In early 2021 Carlos wrote series of articles around delivering customer experience through the contact centre, managing and leading remote teams, and preparing contact centres for the new age of hybrid work. In this video, Carlos rounds up those topics, looking back on the most important messages to come out of the series.
Hello, RingCentral community. I am Carlos Hidalgo, the founder and CEO of VisumCX, and I’m also proud to say that I’m a regular contributor to the RingCentral blog. Now what I want to do with this video is just give an overview of the various things that I talked about in my articles in the last quarter. If perhaps you missed an article – and why would you? – but if you did, hopefully this video gives you some insight into the things that I felt the RingCentral community needed to know.
No doubt, running a contact centre or running a remote workforce is difficult, and we know that the RingCentral products can make that easier for you. However, there’s also strategies that we need to consider to make sure that we are doing what is best for our customers. If you did read my articles, if you look through the different blog posts that I put out there this quarter, you saw a recurring theme. That recurring theme was human connection.
Of all the things that we have experienced in the pandemic over this last year is really our need for human connection, whether we’ve been working out of our put-together home offices or working with a contact centre. It is vitally important as human beings that we have connection to human beings, because that’s just how we’re fundamentally wired.
It’s one of the reasons why I started this quarter with a blog post dispelling the myth that the telephone was dead. To be clear, this was a myth that was on a TechCrunch article more than a decade ago, that the telephone is dead and we’re seeing Millennials prefer a different form of communication. When it comes to things that we are looking to do in the contact centre, there’s this idea that the telephone is dead, and the reality is: it’s not.
The reality is that whole thing is just a myth. We revisit that idea later in quarter with another article. What we want to understand is that sometimes people prefer the telephone because they want to talk to a human being. I am one of those people – sometimes if I have a quick answer, not so much – but if I have something that’s very in-depth, I do want to pick up the telephone and I want to hear a voice on the other end of the telephone that will reassure me.
Regardless if you are in the call centre management space, and you’re looking to deflect calls – I understand all the reasons for that – give your customers an option and make that option easy to find, if indeed they do prefer the telephone. That’s just giving them the option to make that human connection.
We then talked about the whole idea of building a human connection within the context of customer experience. Why do I talk about customer experience so often? It’s because I believe it is the new competitive differentiator for companies – and research would back me up.
I think a lot of companies are talking about how to do customer experience, but I don’t think they’re actually doing it well. I believe that the contact centre is kind of the ‘Ground Zero’ for developing a customer experience and giving your customers the experience that they need and want. I think we can do this in a number of ways.
Number one is empathy. As a customer, I want to know: does my vendor, the brand that I’m working with and giving my money to, do they understand me? Do they understand my problems? Just training our agents to be empathetic with our customers can bring that human connection and that human element to CX. Let’s just be human.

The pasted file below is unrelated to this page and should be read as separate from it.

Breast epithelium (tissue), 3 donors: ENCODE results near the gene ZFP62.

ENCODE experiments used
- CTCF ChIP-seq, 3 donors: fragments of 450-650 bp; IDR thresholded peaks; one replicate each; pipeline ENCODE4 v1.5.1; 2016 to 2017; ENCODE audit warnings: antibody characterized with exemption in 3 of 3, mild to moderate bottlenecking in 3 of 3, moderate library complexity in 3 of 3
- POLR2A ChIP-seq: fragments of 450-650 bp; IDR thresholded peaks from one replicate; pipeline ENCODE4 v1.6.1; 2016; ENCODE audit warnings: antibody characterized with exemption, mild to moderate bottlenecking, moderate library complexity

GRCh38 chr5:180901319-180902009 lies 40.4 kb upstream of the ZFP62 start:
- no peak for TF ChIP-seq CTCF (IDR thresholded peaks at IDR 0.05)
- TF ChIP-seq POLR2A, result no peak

I was talking with a call centre agent literally last week, who said, “You know, if that person had just issued an apology, I think things would have gone better for you.” And they were right. I just wanted someone to act and be human, when I was frustrated with a circumstance that happened to me.
When we think about how to bring that human element into our CX strategy, within the the context of the contact centre, train our agents to be empathetic, and just let them be human. Let them have conversations; not everything needs to be scripted.
We then switch to talk about how CX starts with employee experience. So often in the clients that I work with, they want to develop this end-to-end customer strategy without any recognition on what it takes to build that employee experience. Here is why this is so important. If our contact centre agents do not understand and embody our brand promise, there is no way that they are going to be able to bring that to your customers.
We have to enable, equip and empower our call centre agents to deliver that experience. The way we do that best is by getting them engaged in that process. Go to them, ask them what they’re seeing, ask them what would help make their jobs better, ask them what they need to be enabled and what they need to be equipped and what they need to be empowered to deliver that experience.
One of the best ways to drive employee engagement is let them know they are appreciated. I’ve worked in businesses that have contact centres and call centres on the floor: it is a hard job. We know it is, and the turnover that we see in this space would give evidence to that. Let your agents know that you understand their job is difficult, you understand how pivotal and vital their job is to your brand. Let them know that you appreciate them and the efforts that they are putting forth on behalf of your business.
Then I moved from CX to leadership. I believe one of the ways we can lead as brands and we can lead in the contact centre is by being human. Chatbots are great; if I want a quick answer to a question, I can type it in, boom, it’s great. Having a knowledge centre on your website is fantastic if I need something quick, but sometimes I just need to hear that voice. I need to be reassured that the person I am talking to understands my problems and is going to address my problems. That is how we can deliver leadership.